About Groove Life
Groove Life manufactures silicone rings, watch bands, and other accessories for people who have active lifestyles. The company offers products such as rings, belts, wallets, cases for AirPods, and more. It was founded in 2016 and is based in Spring Hill, Tennessee.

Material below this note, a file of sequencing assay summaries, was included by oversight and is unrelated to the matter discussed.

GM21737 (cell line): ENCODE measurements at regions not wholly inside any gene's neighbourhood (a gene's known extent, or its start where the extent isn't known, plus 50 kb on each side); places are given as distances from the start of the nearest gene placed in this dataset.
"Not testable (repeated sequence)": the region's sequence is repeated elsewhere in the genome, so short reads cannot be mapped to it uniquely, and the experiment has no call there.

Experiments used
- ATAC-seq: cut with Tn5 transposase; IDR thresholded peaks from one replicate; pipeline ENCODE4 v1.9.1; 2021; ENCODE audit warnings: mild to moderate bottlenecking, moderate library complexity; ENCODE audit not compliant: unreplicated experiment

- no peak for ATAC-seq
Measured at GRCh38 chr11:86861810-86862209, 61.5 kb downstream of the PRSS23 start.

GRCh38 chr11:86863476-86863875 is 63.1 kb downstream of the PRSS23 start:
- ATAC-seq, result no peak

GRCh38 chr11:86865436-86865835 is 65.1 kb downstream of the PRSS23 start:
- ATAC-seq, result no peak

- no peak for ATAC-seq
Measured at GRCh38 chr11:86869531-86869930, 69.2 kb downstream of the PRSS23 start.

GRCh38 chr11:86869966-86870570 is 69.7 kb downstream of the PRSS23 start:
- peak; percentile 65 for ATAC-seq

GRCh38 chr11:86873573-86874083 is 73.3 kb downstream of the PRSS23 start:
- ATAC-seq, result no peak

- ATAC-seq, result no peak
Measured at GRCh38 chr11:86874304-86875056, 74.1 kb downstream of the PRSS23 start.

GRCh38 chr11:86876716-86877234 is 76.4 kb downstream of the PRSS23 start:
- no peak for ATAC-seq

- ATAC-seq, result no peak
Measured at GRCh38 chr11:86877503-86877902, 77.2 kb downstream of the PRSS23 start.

Latest Groove Life News
Aug 17, 2023